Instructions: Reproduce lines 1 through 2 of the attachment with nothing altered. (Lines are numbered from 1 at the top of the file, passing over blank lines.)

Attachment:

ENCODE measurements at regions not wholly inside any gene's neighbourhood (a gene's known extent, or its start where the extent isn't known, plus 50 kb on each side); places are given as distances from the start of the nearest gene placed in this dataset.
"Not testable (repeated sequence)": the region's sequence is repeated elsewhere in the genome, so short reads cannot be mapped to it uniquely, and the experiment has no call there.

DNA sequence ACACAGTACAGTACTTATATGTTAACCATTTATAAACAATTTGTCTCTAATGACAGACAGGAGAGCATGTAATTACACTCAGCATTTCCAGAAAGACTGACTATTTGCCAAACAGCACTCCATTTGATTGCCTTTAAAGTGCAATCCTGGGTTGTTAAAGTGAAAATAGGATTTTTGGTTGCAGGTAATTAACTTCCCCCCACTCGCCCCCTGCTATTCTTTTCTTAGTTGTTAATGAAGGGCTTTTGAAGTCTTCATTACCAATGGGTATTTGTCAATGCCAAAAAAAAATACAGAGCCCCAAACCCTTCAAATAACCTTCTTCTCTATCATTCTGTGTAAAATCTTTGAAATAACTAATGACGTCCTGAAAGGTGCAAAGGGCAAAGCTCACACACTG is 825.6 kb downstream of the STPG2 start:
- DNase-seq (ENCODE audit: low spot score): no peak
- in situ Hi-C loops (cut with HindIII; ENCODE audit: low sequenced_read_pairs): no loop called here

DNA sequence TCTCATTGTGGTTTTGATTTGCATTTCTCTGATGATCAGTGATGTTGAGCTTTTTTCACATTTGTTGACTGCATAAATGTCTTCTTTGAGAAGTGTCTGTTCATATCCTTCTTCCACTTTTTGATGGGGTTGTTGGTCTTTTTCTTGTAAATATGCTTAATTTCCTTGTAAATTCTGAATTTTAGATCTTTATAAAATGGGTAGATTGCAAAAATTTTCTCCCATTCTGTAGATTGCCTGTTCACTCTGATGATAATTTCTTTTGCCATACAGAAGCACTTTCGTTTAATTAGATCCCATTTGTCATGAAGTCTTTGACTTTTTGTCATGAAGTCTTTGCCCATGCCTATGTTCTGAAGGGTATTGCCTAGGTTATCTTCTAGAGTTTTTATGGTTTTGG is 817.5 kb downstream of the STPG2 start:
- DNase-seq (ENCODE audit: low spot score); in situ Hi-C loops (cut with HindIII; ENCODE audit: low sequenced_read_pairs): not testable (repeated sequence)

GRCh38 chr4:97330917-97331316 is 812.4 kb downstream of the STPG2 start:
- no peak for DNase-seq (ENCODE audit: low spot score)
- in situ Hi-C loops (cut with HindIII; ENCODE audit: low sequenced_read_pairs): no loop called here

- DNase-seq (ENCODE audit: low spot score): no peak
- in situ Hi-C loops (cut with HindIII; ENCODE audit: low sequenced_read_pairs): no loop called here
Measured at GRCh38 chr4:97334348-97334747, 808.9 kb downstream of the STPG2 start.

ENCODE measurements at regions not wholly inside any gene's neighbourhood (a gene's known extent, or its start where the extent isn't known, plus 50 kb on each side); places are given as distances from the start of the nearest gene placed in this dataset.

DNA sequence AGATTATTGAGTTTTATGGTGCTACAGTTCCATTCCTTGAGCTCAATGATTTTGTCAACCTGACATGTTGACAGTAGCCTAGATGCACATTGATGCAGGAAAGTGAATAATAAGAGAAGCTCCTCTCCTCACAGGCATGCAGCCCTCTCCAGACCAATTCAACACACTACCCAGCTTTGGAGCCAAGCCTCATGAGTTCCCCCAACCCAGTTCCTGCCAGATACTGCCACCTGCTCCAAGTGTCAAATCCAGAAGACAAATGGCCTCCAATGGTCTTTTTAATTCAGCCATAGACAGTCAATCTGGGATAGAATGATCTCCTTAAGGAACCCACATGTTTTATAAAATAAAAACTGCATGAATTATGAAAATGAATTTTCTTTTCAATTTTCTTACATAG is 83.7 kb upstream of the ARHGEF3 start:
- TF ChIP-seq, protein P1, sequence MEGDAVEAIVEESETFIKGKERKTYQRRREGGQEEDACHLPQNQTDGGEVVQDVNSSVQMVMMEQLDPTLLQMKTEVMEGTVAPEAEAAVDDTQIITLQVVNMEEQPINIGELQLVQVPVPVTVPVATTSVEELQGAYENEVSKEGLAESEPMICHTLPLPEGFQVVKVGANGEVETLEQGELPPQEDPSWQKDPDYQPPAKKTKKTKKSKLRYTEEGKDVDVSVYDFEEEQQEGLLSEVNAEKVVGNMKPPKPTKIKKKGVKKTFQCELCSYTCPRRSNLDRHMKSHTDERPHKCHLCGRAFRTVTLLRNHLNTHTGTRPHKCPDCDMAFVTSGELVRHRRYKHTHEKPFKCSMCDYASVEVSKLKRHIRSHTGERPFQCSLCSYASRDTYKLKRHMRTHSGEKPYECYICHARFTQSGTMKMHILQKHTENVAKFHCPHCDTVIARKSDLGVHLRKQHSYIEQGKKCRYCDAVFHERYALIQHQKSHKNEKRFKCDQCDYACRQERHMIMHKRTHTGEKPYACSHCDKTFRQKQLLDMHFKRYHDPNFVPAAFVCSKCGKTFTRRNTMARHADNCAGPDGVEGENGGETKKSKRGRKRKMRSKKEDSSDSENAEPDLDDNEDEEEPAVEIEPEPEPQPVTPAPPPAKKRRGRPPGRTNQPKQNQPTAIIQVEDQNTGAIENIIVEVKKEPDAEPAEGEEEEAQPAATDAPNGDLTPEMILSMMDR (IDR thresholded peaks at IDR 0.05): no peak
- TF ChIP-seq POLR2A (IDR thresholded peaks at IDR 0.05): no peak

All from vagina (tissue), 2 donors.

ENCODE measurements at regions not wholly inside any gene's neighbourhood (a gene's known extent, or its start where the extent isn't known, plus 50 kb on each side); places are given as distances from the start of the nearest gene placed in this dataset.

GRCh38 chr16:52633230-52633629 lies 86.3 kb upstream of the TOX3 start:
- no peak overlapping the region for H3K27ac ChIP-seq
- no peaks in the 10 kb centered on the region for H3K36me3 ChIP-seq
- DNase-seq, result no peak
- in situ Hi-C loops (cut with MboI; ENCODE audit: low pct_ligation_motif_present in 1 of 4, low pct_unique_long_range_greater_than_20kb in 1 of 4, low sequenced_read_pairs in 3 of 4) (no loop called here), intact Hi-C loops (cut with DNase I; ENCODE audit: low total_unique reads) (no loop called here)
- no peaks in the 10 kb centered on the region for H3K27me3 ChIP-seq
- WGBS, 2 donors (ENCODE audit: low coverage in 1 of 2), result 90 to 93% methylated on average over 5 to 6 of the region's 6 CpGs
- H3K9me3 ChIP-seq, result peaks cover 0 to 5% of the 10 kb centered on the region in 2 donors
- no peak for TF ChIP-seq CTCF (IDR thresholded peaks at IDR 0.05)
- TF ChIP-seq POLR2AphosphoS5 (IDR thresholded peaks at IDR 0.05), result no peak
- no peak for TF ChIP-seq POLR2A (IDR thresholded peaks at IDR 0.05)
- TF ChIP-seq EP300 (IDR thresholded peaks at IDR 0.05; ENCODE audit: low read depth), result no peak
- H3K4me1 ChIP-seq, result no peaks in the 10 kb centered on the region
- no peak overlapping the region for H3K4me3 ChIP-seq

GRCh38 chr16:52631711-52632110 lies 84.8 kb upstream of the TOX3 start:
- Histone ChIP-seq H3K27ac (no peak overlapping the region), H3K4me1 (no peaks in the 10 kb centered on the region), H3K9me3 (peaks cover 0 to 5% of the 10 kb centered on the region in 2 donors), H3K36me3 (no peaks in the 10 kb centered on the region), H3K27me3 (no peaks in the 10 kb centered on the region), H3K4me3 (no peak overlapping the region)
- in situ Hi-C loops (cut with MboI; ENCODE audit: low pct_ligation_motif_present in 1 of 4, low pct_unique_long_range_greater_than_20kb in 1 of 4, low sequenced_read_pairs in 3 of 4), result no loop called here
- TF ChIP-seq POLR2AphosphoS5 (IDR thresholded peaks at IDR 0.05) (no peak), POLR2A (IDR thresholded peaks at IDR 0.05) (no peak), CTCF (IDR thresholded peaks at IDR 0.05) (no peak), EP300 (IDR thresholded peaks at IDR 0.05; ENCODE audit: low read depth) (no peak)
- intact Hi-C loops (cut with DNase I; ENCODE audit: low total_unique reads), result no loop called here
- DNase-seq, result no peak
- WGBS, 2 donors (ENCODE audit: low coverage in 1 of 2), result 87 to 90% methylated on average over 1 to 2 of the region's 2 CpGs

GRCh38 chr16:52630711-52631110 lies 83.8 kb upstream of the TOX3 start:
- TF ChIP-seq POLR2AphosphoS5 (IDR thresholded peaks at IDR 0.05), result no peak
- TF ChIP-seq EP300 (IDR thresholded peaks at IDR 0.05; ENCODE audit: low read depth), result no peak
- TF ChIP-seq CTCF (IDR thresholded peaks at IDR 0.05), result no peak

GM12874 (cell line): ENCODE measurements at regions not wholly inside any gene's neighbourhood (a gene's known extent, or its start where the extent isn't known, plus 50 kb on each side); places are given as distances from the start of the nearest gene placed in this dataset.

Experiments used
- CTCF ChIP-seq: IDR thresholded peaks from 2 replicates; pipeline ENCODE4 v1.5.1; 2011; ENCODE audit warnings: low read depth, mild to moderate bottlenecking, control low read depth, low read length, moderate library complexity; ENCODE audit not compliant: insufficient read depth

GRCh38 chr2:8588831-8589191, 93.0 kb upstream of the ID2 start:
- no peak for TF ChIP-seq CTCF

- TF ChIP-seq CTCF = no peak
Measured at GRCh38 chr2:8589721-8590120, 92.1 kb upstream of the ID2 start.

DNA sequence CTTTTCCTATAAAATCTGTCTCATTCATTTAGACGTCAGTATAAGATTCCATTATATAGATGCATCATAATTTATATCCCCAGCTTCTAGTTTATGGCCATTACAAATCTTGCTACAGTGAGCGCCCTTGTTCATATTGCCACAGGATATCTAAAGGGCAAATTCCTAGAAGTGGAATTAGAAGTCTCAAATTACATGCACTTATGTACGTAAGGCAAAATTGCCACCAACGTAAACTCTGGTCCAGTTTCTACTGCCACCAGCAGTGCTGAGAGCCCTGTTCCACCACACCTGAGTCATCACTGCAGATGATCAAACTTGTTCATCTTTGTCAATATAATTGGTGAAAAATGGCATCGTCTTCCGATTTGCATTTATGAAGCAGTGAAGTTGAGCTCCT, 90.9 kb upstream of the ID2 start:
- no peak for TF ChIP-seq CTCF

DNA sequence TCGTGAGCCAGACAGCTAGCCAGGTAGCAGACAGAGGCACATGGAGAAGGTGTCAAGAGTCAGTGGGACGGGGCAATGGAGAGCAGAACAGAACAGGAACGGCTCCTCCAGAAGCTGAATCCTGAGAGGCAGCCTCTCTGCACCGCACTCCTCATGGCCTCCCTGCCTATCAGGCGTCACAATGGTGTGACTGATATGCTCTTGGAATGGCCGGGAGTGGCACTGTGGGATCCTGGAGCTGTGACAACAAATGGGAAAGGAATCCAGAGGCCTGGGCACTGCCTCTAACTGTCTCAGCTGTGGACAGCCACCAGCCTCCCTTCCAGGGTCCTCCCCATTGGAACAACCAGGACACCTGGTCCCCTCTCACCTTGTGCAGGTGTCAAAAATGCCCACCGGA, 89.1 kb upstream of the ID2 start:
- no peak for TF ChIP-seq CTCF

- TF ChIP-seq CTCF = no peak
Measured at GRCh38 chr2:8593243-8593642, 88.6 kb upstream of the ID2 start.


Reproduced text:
ENCODE measurements at regions not wholly inside any gene's neighbourhood (a gene's known extent, or its start where the extent isn't known, plus 50 kb on each side); places are given as distances from the start of the nearest gene placed in this dataset.
"Not testable (repeated sequence)": the region's sequence is repeated elsewhere in the genome, so short reads cannot be mapped to it uniquely, and the experiment has no call there.